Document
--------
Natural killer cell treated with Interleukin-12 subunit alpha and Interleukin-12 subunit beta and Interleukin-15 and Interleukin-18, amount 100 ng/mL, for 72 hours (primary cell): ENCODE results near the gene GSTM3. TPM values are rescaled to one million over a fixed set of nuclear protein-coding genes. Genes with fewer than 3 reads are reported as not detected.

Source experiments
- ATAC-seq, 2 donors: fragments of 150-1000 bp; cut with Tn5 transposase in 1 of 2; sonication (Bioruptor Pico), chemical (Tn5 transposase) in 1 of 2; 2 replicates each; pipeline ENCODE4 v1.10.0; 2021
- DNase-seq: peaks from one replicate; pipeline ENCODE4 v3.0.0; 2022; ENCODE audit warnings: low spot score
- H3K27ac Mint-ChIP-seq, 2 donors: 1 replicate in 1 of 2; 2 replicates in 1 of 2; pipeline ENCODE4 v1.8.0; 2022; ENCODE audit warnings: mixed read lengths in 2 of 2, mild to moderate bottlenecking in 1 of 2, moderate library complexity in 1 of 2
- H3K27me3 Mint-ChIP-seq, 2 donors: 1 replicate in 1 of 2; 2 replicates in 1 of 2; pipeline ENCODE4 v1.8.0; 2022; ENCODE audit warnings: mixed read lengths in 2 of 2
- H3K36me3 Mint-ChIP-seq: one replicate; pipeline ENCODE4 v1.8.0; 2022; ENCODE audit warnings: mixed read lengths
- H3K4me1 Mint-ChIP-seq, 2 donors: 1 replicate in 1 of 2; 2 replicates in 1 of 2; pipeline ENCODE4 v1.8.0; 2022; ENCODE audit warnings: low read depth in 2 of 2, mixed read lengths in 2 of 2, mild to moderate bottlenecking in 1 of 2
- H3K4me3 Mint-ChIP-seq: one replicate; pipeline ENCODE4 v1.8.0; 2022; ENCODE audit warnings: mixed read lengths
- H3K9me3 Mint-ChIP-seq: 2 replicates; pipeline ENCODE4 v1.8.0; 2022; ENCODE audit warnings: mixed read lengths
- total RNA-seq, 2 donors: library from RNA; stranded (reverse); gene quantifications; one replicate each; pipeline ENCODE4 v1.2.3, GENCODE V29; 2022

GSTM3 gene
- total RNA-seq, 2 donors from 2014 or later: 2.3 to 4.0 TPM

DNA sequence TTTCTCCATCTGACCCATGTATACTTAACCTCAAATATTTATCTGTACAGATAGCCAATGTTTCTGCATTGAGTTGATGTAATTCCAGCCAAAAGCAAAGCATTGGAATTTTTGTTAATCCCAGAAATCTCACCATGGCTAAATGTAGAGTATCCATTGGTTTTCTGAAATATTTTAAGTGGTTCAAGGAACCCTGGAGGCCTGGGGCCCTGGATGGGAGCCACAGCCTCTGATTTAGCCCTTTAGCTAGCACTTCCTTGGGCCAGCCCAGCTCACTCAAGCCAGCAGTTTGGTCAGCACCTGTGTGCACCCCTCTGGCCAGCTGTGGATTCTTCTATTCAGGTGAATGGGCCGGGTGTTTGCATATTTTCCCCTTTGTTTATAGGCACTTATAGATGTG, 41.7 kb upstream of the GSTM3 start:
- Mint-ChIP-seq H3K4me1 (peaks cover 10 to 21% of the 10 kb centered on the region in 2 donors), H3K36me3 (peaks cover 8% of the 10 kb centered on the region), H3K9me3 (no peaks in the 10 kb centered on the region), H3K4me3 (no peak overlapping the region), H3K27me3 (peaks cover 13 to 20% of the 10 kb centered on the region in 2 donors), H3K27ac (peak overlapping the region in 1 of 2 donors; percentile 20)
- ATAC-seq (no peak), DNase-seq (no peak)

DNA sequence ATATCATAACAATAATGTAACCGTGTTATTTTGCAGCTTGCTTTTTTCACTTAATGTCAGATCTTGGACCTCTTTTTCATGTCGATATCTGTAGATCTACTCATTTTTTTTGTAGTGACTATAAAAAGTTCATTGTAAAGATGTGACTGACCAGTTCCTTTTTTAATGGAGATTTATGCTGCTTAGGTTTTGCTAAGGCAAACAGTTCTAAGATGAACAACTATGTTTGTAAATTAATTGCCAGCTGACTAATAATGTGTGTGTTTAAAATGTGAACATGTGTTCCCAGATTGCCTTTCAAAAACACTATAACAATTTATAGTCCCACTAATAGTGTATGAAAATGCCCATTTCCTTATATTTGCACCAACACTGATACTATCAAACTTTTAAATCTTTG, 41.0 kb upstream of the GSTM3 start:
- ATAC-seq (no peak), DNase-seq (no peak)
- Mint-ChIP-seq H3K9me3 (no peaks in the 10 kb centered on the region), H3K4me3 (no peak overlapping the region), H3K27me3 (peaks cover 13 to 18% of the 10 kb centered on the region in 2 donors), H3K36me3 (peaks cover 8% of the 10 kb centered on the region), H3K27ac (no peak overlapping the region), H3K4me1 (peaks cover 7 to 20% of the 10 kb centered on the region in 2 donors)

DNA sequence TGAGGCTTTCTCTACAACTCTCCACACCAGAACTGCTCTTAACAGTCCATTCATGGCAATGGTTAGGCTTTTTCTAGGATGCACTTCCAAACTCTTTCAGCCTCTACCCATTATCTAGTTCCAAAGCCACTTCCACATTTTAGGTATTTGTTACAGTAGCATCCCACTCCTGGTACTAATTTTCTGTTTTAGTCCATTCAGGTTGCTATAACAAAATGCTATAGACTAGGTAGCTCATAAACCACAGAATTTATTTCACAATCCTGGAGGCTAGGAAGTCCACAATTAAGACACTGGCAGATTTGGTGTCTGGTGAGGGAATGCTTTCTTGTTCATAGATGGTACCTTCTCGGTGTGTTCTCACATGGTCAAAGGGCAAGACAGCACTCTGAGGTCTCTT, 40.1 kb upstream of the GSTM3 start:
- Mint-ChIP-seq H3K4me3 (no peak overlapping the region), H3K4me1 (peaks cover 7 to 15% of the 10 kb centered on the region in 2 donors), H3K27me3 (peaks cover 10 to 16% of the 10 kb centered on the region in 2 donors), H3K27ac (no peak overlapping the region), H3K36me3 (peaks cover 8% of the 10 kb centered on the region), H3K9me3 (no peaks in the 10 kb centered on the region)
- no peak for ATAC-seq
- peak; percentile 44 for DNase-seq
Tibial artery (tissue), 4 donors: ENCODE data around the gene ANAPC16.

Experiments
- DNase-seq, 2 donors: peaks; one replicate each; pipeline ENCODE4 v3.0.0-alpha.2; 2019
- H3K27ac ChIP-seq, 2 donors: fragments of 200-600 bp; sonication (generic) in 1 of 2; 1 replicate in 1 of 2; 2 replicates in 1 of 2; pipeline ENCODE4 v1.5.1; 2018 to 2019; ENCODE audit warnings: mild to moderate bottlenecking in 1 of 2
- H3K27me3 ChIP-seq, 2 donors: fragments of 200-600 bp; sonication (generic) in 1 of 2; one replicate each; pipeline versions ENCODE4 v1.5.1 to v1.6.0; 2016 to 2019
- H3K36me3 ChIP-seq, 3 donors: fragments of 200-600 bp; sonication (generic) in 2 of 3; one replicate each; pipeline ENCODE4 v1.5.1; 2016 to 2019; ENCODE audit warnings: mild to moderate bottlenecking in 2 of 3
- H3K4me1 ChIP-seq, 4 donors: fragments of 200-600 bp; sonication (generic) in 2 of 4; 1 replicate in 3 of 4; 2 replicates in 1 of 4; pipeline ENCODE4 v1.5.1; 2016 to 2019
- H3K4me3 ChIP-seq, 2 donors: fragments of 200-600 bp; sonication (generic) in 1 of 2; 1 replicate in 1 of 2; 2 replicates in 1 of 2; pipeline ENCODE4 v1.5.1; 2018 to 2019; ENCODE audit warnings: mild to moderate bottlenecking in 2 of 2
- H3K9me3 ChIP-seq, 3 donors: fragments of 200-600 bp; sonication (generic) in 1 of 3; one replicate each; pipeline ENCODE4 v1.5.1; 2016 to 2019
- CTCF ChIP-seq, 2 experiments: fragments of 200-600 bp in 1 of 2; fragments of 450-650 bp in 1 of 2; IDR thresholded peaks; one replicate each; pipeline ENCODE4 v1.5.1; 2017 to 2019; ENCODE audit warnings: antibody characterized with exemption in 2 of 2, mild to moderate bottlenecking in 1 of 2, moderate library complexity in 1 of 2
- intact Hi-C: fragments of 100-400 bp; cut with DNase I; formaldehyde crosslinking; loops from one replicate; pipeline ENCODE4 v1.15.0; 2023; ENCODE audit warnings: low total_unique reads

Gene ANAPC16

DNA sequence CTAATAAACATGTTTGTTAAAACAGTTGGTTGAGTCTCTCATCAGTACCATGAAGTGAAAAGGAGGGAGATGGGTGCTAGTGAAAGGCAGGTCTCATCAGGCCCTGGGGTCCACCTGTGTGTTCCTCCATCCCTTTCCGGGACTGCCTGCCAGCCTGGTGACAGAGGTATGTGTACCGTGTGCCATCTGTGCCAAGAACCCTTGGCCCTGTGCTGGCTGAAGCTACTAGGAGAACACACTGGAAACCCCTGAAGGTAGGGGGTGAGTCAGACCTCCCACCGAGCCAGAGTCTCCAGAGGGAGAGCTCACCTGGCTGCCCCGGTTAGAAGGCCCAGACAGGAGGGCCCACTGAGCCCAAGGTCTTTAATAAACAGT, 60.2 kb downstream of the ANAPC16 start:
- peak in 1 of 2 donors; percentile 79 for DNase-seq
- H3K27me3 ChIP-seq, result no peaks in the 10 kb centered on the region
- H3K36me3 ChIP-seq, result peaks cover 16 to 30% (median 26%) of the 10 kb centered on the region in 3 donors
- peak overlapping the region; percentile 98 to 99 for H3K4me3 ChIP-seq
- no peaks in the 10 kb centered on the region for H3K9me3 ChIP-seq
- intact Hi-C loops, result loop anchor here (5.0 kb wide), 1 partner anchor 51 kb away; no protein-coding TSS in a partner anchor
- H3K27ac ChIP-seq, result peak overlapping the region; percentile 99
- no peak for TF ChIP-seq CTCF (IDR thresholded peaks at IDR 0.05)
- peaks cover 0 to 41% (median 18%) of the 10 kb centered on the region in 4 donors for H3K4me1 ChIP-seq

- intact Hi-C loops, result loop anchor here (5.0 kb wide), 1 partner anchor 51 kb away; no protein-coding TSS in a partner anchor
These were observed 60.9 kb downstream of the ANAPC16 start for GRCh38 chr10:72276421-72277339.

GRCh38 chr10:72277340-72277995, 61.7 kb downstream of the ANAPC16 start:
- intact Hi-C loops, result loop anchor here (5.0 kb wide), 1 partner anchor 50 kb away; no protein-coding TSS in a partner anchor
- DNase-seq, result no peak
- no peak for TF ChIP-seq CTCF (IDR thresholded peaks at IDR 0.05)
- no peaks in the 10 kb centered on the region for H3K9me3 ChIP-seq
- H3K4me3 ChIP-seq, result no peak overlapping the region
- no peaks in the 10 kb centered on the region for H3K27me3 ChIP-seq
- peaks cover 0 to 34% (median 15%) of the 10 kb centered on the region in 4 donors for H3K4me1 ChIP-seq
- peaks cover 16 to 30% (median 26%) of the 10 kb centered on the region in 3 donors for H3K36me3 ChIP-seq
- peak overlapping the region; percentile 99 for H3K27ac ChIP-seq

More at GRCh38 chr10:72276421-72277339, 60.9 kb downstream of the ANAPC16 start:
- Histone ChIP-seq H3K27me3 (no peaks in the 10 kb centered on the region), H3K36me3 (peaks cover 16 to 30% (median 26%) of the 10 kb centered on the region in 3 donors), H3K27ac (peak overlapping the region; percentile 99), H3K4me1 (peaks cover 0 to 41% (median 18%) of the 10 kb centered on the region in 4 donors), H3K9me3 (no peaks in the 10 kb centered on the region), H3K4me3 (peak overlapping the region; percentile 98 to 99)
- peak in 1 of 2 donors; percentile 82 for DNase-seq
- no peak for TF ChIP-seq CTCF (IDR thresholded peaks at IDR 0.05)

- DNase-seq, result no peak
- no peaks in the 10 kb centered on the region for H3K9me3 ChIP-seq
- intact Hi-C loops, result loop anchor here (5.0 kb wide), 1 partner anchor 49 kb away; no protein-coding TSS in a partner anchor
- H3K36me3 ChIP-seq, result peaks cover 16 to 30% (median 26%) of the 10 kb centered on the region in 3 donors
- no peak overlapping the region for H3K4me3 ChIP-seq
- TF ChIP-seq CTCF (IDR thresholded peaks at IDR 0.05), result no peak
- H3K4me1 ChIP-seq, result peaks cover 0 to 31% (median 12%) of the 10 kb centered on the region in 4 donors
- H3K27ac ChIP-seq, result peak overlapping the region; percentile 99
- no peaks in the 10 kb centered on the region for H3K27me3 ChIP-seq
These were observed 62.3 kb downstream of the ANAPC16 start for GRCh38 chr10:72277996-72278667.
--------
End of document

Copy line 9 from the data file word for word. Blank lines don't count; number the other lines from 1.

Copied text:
- H3K4me3 Mint-ChIP-seq: one replicate; pipeline ENCODE4 v1.8.0; 2022; ENCODE audit warnings: mixed read lengths